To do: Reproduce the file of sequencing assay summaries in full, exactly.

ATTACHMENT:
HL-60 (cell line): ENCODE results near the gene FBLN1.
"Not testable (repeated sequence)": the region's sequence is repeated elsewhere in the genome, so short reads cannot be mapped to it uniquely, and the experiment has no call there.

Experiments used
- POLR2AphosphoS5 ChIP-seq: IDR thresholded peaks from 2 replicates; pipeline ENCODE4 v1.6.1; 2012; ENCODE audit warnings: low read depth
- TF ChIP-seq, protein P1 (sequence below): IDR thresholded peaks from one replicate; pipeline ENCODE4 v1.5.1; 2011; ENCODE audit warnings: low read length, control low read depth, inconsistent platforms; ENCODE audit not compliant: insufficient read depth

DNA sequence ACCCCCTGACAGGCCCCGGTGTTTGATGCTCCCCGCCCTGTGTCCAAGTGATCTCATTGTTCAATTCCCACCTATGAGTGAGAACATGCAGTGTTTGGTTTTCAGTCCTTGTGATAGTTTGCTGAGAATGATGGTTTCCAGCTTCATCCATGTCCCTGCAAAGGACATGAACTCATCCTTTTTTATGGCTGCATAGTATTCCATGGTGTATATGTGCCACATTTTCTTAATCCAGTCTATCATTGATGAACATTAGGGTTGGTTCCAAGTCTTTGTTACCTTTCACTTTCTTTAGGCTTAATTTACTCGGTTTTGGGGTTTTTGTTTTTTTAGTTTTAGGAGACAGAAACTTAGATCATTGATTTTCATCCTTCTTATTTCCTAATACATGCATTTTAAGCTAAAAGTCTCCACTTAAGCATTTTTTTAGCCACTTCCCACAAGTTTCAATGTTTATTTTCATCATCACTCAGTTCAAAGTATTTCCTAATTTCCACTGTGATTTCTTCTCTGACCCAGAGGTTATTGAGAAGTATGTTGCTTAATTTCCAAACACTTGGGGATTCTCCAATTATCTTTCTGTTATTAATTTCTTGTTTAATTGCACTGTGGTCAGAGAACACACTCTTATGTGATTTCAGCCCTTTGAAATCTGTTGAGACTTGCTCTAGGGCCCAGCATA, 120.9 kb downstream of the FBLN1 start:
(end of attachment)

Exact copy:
HL-60 (cell line): ENCODE results near the gene FBLN1.
"Not testable (repeated sequence)": the region's sequence is repeated elsewhere in the genome, so short reads cannot be mapped to it uniquely, and the experiment has no call there.

Experiments used
- POLR2AphosphoS5 ChIP-seq: IDR thresholded peaks from 2 replicates; pipeline ENCODE4 v1.6.1; 2012; ENCODE audit warnings: low read depth
- TF ChIP-seq, protein P1 (sequence below): IDR thresholded peaks from one replicate; pipeline ENCODE4 v1.5.1; 2011; ENCODE audit warnings: low read length, control low read depth, inconsistent platforms; ENCODE audit not compliant: insufficient read depth

DNA sequence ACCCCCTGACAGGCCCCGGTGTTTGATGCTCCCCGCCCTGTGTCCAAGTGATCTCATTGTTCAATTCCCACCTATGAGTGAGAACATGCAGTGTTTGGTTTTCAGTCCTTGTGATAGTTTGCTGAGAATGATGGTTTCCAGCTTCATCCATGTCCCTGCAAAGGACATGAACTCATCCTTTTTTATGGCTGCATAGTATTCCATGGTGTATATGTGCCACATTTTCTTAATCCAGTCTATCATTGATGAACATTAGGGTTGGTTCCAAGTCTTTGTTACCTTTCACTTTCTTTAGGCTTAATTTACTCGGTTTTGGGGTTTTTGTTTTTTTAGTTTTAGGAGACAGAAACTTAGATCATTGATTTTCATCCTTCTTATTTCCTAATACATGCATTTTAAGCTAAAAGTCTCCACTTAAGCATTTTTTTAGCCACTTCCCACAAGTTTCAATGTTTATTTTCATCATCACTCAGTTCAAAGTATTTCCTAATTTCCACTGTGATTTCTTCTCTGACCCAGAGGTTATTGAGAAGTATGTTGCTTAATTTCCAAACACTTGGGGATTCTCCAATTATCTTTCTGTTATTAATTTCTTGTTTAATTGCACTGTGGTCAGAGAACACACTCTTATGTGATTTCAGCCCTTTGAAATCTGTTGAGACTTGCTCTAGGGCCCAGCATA, 120.9 kb downstream of the FBLN1 start: